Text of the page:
Latest Articles

  • Partnership Examinations After the Bipartisan Budget Act of 2015

    By:
    Dean L. Surkin, JD, LLM
    |
    Mar 1, 2017

    The playing field for partnership examinations changes next year, along with how the IRS collects tax on adjustments to partnership income. The partnership—rather than the partners—will pay the tax in the first instance. 

  • Major New Reporting Requirements for Foreign-Owned Single-Member LLCs

    By:
    Lisa S. Goldman, CPA
    |
    Mar 1, 2017
    The Treasury Department has clamped down on a key reporting exemption that foreign-owned, single-member limited liability companies (LLCs) previously enjoyed, significantly impacting any foreign person or entity with holdings in U.S. single-member LLCs that are disregarded for federal income tax purposes. 
  • U.S. Tax Implications of Working Overseas – What You Need to Know

    By:
    Linda M. Bruckner, CPA
    |
    Mar 1, 2017
    Clients are often surprised when we inform them that although they will be living and working abroad, they must continue to file U.S. income tax returns and report their worldwide income as American citizens. 
  • Energy Incentive Programs: Good for the Earth and the Bottom Line

    By:
    Bruce A. Johnson, MBA, CEM
    |
    Mar 1, 2017
    These days, people talk a lot about “going green.” Companies promote environmentally conscious programs and policies to win new customers, improve public image, and reduce costs. Indeed, energy incentive programs may confer tremendous tax savings. 
  • A Comparison of State Residency Rules

    By:
    Brian Gordon, CPA
    |
    Feb 1, 2017
    All states agree that you are taxed as a resident in the state where you are domiciled, although some exemptions apply for extended absences. They also agree on the definition of “domicile”—which, in simple terms, is your primary residence. States don’t, however, uniformly agree on the factors that determine your domicile. 
  • Doing Business on the Web: State Tax Traps for the Unwary

    By:
    Elizabeth Pascal, JD, Mark Klein, and Joe Endres, JD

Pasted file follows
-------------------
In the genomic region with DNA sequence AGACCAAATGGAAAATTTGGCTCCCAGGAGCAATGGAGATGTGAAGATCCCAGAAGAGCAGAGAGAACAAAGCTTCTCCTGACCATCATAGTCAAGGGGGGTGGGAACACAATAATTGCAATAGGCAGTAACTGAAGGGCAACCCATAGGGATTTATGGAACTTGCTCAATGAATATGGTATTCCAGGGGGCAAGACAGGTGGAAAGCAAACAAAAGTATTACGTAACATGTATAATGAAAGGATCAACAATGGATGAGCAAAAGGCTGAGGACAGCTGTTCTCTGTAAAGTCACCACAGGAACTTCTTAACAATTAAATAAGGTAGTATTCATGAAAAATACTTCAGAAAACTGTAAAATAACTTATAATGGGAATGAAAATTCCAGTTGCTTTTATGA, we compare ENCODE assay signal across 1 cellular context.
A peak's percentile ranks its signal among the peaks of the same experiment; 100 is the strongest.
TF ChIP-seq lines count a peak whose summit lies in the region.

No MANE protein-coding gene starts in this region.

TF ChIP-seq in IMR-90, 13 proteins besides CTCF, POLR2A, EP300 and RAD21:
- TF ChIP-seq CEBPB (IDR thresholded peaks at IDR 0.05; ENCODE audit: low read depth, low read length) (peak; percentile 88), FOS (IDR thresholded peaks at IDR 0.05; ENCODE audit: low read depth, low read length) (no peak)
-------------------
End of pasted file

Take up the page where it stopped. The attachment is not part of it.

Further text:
|
    Feb 1, 2017
    It isn’t easy being an online retailer or service provider these days. Businesses have increasing opportunities and economic pressures to expand their market beyond a single state or region—in fact, other than “mom and pop” stores serving a single local community, it’s rare to find any business that isn’t seeking to expand its geographic market. 
  • Planning for the Stars: Estate and Insurance Planning for Entertainers and Professional Athletes

    By:
    K. Eli Akhavan, Esq., and Jonathan I. Shenkman
    |
    Feb 1, 2017

    This article is the second in a two-part series about some of the types of planning for entertainers and professional athletes. To read the first part published in the January 2017 TaxStringer, “Planning for the Stars: Financial & Investment Planning for Entertainers and Professional Athletes,” please click here.

  • Rev. Proc. 2016-49: QTIP Elections Designed to Take Advantage of Portability of the Deceased Spousal Unused Exclusion Amount Will Not Be Disregarded

    By:
    Kevin Matz, Esq., CPA, LLM (Taxation)
    |
    Feb 1, 2017

    Revenue Procedure 2016-49 answers in the affirmative the question of whether the IRS will respect a qualified terminable interest property (“QTIP”) election where the executor has elected portability of the deceased spousal unused exclusion (“DSUE”) amount under IRC section 2010(c)(5)(A).  

  • Tax Implications of Purchasing Real Estate from a Foreign Person—What You Need to Know

    By:
    Linda M. Bruckner, CPA
    |
    Feb 1, 2017

    Many tax clients think that the tax withholding rules apply only to those in business. They are familiar with withholding on employee wages and may have even needed to withhold tax on income allocated or paid to a foreign investor in their company; however, most clients do not expect a federal tax withholding requirement when making payments for personal purposes—which is why the rules surrounding the purchase of a home may come as a surprise.

  • Pre- and Post-Mortem Planning

    By:
    Elana S. Bronson, Esq.
    |
    Jan 1, 2017
    When a client is nearing the end of his or her life, advisors should be aware of both pre- and post-mortem planning opportunities. While the majority of this article will focus on tax planning techniques, there are also practical considerations. This article is not exhaustive, but is intended to serve as a helpful guide for practitioners.  

Tax Quote

“The best things in life are free, but sooner or later the government will find a way to tax them.

- Anonymous

Death, taxes and childbirth! There's never any convenient time for any of them.
Interested in writing for the TaxStringer? Click here for Submission Guidelines and contact TaxStringer@nysscpa.org.


 
Views expressed in articles published in Tax Stringer are the authors' only and are not to be attributed to the publication, its editors, the NYSSCPA or FAE, or their directors, officers, or employees, unless expressly so stated. Articles contain information believed by the authors to be accurate, but the publisher, editors and authors are not engaged in redering legal, accounting or other professional services. If specific professional advice or assistance is required, the services of a competent professional should be sought.